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Bachelor of Criminology/Bachelor of Psychological Science

Course summary for local students

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Bachelor of Criminology/Bachelor of Psychological Science

CampusOffered at Burwood (Melbourne), Waurn Ponds (Geelong)
Cloud (online)Yes
Length4 years full-time or part-time equivalent
Next available intake

Trimester 1 (March), Trimester 2 (July)

Indicative annual fee 2014$8,613* - Commonwealth Supported Place (HECS)
Faculty contacts

Faculty of Arts and Education 
Waurn Ponds (Geelong)
Tel 03 5227 1359

Burwood (Melbourne) 
Tel 03 9246 810003 9246 8100 

artsedstudentsupport@deakin.edu.au

 

Course Director

Chad Whelan, +61 3 522 72594+61 3 522 72594 , chad.whelan@deakin.edu.au

 

Contact the Course Director for matters relating specifically to the academic content of this course - all enrolment related queries must go to the Student Services Office.

 

Health - Student and Academic Services
Tel 03 9251 777703 9251 7777 
health-enquire@deakin.edu.au

LevelUndergraduate
Clearly-in ATAR
Burwood (Melbourne): 73.45
Waurn Ponds (Geelong) - off campus: N/A
Waurn Ponds (Geelong): 74.30
CRICOS course code079572M
VTAC Codes1400310041 - Waurn Ponds (Geelong), Commonwealth Supported Place (HECS)
1400510041 - Burwood (Melbourne), Commonwealth Supported Place (HECS)
1400610041 - Cloud (online), Commonwealth Supported Place (HECS)
Deakin course code D390

New course commencing 2014.

Course sub-headings

Course overview

Deakin’s Bachelor of Criminology/Bachelor of Psychological Science brings together two independent degrees and combines them in an attractive four-year combined course. This course provides an accredited undergraduate sequence in psychology and includes complementary studies in individual and group counselling, health, and behavioural change.

 

Combining psychology with criminology provides students with broad theoretical and applied knowledge and skills concerning the meaning of crime; the forms, causes and consequences of crime; and the different institutions and processes involved in preventing and controlling crime. You will be provided with broad theoretical and applied knowledge and skills in relation to policy development, policing and security, and related fields. Topic areas include crime, justice, security and surveillance.

 

You should consider this degree if you are interested in pursuing a career in psychology or criminology, and particularly the many areas where psychology and criminology overlap.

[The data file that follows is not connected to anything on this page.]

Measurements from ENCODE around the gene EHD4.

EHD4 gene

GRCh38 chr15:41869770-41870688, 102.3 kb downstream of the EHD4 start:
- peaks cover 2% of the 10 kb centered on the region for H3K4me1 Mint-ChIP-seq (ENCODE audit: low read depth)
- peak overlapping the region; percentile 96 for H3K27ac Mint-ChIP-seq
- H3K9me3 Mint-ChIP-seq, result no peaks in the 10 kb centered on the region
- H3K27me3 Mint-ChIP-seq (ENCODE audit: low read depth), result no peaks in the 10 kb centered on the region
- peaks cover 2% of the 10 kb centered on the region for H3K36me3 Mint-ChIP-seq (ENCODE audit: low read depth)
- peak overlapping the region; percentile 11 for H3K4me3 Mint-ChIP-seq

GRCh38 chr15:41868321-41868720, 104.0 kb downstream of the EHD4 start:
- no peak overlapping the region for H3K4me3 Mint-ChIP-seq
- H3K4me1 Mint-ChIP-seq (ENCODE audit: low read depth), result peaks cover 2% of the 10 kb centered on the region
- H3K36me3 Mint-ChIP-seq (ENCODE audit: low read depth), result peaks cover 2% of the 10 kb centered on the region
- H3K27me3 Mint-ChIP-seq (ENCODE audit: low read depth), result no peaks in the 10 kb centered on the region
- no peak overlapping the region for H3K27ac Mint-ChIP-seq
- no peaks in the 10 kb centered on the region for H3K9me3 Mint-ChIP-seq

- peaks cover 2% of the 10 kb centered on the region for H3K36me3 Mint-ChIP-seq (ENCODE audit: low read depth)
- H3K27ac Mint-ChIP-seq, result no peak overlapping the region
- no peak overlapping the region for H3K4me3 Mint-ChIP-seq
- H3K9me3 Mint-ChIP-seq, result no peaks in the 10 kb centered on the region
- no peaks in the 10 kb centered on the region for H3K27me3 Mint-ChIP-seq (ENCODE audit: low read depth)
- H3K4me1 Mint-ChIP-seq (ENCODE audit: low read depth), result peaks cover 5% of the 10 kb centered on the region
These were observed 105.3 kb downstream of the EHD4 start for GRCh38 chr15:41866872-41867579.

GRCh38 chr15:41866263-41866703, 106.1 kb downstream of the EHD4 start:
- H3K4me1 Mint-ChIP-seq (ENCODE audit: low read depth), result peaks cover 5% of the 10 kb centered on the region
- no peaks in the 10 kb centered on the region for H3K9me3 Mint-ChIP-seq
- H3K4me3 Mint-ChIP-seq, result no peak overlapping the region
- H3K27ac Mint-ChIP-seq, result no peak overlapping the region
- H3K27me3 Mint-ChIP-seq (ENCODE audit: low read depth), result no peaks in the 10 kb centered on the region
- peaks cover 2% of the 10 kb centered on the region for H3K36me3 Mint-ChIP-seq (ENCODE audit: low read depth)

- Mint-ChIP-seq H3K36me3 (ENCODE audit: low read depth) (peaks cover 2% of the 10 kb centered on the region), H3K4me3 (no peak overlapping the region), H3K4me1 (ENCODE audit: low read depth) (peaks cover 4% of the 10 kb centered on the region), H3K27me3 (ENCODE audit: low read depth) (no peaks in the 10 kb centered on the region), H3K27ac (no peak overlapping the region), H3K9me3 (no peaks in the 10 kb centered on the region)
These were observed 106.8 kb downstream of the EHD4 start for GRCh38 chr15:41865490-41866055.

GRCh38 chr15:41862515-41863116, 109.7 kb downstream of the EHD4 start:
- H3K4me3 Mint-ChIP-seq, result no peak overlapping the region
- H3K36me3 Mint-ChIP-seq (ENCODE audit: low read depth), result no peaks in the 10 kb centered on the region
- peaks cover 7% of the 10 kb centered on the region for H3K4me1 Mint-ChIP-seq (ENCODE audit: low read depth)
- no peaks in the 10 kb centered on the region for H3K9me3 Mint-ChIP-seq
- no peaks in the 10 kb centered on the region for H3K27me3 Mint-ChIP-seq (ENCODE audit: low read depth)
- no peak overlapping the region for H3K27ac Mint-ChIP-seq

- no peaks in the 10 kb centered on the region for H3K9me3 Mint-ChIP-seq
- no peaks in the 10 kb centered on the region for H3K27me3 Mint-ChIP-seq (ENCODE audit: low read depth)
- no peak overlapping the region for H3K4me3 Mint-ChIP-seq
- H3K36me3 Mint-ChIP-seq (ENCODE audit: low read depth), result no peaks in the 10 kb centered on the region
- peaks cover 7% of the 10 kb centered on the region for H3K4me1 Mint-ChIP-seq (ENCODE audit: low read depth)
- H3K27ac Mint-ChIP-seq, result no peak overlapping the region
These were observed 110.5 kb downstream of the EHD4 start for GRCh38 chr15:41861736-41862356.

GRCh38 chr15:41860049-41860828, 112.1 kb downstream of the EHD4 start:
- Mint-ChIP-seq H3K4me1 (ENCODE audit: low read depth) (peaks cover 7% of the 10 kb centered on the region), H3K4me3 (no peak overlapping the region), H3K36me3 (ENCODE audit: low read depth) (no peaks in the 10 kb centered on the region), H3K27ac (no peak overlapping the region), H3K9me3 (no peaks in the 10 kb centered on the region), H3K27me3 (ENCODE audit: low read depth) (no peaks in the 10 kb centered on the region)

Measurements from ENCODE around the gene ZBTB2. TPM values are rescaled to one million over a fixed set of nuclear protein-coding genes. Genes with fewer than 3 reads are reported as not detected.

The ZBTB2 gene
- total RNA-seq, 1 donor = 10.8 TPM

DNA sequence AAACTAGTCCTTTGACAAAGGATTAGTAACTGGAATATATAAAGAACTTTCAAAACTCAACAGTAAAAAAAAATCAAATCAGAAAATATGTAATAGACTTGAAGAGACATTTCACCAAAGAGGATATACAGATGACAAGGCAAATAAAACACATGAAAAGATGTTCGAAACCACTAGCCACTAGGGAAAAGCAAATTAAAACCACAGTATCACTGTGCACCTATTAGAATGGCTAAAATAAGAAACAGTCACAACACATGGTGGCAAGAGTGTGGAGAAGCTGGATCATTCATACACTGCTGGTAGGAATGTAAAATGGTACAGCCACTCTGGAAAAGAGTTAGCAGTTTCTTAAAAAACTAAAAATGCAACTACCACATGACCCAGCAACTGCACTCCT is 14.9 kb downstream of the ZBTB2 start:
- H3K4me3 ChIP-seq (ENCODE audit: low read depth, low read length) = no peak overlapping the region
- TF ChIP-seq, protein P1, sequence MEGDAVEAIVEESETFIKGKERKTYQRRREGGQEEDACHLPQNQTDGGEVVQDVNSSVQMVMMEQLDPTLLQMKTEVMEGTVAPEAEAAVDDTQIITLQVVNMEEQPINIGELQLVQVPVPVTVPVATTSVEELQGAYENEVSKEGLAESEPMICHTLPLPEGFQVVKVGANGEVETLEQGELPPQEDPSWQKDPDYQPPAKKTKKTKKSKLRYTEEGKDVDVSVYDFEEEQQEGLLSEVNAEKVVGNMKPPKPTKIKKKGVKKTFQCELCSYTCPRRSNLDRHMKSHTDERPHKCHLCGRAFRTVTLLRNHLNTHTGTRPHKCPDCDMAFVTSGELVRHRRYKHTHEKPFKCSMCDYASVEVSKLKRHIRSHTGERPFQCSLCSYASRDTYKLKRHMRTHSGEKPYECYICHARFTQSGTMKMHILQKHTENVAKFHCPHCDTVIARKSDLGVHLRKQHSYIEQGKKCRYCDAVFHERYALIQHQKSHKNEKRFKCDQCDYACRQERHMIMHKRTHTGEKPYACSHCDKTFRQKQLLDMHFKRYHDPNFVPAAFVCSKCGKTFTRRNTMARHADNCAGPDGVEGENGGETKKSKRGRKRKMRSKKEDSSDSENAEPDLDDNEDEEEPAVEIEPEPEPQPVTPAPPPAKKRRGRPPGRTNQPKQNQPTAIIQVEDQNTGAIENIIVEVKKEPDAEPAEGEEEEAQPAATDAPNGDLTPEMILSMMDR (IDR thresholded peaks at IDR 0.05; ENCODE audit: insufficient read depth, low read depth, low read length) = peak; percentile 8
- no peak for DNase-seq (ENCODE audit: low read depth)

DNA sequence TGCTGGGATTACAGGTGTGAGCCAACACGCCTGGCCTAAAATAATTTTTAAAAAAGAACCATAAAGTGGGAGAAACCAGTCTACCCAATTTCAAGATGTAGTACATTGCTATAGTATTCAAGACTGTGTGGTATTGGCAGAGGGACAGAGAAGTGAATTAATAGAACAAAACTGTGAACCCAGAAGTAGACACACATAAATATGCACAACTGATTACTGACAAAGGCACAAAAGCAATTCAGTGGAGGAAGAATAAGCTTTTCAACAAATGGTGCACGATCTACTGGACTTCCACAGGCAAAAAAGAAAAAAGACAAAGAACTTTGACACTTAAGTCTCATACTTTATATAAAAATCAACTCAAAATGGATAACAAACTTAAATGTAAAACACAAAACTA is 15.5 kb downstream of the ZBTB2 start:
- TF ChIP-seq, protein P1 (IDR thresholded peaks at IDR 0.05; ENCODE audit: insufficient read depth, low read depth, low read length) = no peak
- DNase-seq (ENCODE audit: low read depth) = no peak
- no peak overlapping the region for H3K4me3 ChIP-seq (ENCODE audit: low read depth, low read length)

You will have the opportunity to complete the Criminology Practicum in your final year of study, a unit that brings the professions to the classroom (including online via the ‘cloud’) with practitioner-driven seminars, activities bridging theory and practice, and the development of an e-portfolio that can be used for employment or career development.

 

In line with Deakin’s commitment to providing flexible study options, you can choose to study the Bachelor of Criminology/Bachelor of Psychological Science full time or part time, at Waurn Ponds (Geelong) campus or via Cloud (online) mode. All subjects provide considerable online activities.

 

You will also have the opportunity to significantly fast-track your studies using Deakin’s trimester system.

Professional recognition

This course is recognised for registration purposes by the Psychology Board of Australia (PBA), accredited by the Australian Psychology Accreditation Council (APAC) and enables you to undertake additional study in pursuit of professional registration.

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Fees and charges

Equivalent Full Time Student Load (EFTSL)
EFTSL is the standard annual full time load. Eight credit points is the standard full time load for one year of study.

Commonwealth supported place (CSP)
A Commonwealth supported place is one for which the university receives some government funding. As such, students enrolled in these places are required to contribute only part of the cost of their course. To be eligible for a Commonwealth supported place you must be an Australian citizen, or a New Zealand citizen or holder of a permanent visa who will be residing in Australia for the duration of your unit/s of study.

* The "indicative annual course fee" cited has been provided as a guide only. It has been calculated on the basis of a typical enrolment of a student undertaking the course in 2014, and reflects the cost involved in undertaking a full-time quota of units within the specified discipline.
The actual fees charged by Deakin University will depend upon the discipline from which each individual unit is chosen, and may vary from the indicative course fee cited, particularly if units are chosen from a number of disciplines. The cost of each unit offered in 2014 can be viewed from the Unit Search.
Please note that the fees per unit/credit point may increase annually due to rises in the cost of course delivery and service.
Deakin assumes no responsibility for persons relying on "indicative course fees" to calculate the total future cost of their course.

Career opportunities

Promising career opportunities await in the areas of criminology and psychology. Graduates may find employment in areas such as government agencies, state and federal police, security and intelligence agencies, research and policy development, correctional services, community services, and private security and consultative industries, as well as the many fields open to traditional psychology graduates.

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Course rules